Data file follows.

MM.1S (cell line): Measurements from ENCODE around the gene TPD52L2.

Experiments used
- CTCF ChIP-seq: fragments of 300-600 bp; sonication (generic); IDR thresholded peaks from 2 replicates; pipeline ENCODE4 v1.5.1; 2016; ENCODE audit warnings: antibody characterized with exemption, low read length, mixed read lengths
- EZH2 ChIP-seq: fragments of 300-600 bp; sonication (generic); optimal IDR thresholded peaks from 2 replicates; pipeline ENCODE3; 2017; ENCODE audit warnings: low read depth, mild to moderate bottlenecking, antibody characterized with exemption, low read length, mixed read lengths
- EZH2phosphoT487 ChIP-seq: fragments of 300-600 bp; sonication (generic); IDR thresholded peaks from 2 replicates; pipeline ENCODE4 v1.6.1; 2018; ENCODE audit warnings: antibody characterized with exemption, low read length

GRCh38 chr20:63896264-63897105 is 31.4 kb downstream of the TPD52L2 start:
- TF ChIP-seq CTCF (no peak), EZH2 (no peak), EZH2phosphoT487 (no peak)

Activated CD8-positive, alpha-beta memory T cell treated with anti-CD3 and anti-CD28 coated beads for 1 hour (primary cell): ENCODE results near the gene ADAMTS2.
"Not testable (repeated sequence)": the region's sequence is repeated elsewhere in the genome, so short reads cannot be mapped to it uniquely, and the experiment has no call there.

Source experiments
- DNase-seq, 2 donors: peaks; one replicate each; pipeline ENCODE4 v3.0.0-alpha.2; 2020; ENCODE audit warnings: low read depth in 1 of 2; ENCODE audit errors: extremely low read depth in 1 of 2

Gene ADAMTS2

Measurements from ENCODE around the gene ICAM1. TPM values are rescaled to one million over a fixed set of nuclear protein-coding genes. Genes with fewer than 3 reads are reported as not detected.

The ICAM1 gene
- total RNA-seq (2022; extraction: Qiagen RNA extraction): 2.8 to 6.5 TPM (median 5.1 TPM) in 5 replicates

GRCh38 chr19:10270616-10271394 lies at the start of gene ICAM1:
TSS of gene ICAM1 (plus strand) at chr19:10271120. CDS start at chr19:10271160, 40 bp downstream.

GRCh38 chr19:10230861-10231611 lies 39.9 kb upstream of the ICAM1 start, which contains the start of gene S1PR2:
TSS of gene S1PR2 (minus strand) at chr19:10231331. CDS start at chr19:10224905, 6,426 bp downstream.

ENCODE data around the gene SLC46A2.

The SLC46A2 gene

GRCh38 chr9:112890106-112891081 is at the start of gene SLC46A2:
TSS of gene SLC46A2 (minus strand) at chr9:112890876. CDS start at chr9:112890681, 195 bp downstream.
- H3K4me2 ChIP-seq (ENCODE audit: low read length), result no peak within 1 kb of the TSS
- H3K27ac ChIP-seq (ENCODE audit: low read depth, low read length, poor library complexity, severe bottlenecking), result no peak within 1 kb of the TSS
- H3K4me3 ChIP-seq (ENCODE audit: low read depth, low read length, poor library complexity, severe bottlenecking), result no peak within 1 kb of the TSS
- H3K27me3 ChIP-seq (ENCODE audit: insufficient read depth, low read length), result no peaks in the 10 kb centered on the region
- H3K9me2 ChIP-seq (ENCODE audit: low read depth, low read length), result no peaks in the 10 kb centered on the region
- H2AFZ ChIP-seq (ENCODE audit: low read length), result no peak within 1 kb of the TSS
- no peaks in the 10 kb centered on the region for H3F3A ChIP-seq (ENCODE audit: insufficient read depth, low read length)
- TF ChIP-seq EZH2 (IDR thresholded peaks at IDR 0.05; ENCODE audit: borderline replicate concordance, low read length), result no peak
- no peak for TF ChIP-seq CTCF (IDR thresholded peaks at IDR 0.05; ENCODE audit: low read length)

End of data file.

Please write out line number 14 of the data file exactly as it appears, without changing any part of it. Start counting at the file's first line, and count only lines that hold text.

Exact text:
The ICAM1 gene